Alexander Nevsky Monastery – functional men’s orthodox monastery of St. Petersburg diocese, located in the end of Nevsky prospect (opposite to the city center). On this place, according to the legend, the largest battle with the Swedes took place, which was very important for the victory of Russia in that war. The official foundation date is the day of consecration of the Annunciation church – the 25th of March, 1713. In 1714 brethren's cells appeared. The building of the monastery had lasted during the 18th century, and was over only in 1790. The Trinity cathedral of Alexander Nevsky Monastery, built in 1776–1790, is the main construction of the complex. It is early classicism, with the dome coated with bronze gilt leaves and gilt cross. On the 18th of December, 1797, the monastery got the status of Lavra – at the order of the emperor Paul I.

From 1720 an Ecclesiastical Academy is placed in the monastery. Almost from the foundation Alexander Nevsky Lavra was the grave site of important statesmen, politicians, prominent artists and celebrities. After the October Revolution (1917) the monastery was closed, and all the churches stopped services. Innumerable relics and art works were sent to the Russian Museum, State Hermitage and other St. Petersburg museums. In 1957 the Trinity cathedral of Alexander Nevsky Lavra was handed over to the Russian Orthodox Church as a parish church. On the 3d of June, 1989, the relics of Alexander Nevsky were returned to the cathedral.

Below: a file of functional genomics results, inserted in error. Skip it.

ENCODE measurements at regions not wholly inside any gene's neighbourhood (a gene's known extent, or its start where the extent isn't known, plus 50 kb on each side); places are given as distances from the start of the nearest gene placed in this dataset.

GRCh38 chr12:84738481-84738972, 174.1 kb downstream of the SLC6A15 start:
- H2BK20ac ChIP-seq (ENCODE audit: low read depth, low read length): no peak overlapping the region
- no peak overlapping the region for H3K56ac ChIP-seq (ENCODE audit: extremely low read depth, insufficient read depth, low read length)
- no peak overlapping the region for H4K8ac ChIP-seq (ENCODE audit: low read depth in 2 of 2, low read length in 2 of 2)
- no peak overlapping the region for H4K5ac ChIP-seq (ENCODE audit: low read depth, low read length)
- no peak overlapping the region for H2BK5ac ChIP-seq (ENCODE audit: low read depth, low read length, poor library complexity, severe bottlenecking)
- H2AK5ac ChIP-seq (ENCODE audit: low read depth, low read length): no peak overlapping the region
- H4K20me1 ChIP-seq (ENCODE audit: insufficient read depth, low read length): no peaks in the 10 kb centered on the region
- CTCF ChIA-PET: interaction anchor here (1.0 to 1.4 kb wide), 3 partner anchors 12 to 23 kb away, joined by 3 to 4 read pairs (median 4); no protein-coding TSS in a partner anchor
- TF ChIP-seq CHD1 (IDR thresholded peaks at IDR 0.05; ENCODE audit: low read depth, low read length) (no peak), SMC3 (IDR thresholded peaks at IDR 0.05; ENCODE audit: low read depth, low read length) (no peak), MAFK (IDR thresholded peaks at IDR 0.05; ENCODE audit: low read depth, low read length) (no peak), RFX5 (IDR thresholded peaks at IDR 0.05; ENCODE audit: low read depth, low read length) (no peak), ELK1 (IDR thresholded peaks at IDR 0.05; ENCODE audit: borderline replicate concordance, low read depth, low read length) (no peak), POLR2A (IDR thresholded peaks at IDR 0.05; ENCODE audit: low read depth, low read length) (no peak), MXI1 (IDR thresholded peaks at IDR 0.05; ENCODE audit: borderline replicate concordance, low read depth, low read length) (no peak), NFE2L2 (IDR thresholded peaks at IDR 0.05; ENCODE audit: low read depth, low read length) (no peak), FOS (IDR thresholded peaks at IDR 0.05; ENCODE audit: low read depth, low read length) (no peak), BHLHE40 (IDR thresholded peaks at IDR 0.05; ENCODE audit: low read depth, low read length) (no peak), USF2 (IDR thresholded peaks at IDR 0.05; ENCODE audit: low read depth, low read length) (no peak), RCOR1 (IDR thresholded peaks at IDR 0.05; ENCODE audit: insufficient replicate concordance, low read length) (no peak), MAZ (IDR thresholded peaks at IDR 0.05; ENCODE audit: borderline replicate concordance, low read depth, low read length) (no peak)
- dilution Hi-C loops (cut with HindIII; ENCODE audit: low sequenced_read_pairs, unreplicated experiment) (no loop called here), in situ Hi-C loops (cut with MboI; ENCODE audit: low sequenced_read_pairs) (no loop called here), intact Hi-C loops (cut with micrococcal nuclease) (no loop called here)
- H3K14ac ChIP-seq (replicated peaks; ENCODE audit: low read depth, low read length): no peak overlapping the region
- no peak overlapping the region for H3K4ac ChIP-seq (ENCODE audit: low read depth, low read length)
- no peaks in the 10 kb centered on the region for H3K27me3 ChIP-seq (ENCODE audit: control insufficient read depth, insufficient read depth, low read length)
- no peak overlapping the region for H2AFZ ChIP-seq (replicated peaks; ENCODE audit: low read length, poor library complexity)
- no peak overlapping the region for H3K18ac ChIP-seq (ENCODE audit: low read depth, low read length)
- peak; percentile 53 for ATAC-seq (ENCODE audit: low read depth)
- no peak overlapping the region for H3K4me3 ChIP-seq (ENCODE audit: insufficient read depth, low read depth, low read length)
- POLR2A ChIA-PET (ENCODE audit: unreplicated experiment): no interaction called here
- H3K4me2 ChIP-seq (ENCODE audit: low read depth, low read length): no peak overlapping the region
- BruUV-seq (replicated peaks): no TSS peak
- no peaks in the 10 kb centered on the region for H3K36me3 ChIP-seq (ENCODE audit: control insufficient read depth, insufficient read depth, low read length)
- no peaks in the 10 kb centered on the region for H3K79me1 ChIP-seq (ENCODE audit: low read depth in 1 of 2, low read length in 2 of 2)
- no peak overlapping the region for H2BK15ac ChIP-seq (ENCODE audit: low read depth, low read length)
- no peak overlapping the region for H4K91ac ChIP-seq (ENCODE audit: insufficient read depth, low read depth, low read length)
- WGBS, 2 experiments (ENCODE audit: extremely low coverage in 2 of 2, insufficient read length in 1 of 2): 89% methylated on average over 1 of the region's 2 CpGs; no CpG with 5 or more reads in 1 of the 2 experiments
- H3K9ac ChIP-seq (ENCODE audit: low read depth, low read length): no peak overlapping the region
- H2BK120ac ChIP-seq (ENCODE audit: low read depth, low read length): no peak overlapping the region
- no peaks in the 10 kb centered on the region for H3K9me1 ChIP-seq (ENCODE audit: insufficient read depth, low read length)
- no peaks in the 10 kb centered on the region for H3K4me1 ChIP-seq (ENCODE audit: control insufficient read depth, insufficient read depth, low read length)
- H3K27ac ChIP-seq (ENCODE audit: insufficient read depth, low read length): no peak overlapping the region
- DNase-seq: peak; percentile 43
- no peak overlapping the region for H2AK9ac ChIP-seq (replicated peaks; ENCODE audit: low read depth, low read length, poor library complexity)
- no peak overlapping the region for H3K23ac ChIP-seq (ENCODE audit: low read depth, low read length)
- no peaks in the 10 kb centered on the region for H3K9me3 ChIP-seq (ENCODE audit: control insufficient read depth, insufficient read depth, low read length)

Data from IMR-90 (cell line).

Address: 1, Monastyrka river embankment.

St. Isaac’s and Kazan cathedrals in St. Petersburg: how to get there?

If you choose Nevsky Forum hotel in the center of St. Petersburg, you can easily reach St. Isaac’s and Kazan cathedrals on foot! We are waiting for you in Nevsky prospect, you are welcome to book a room right now.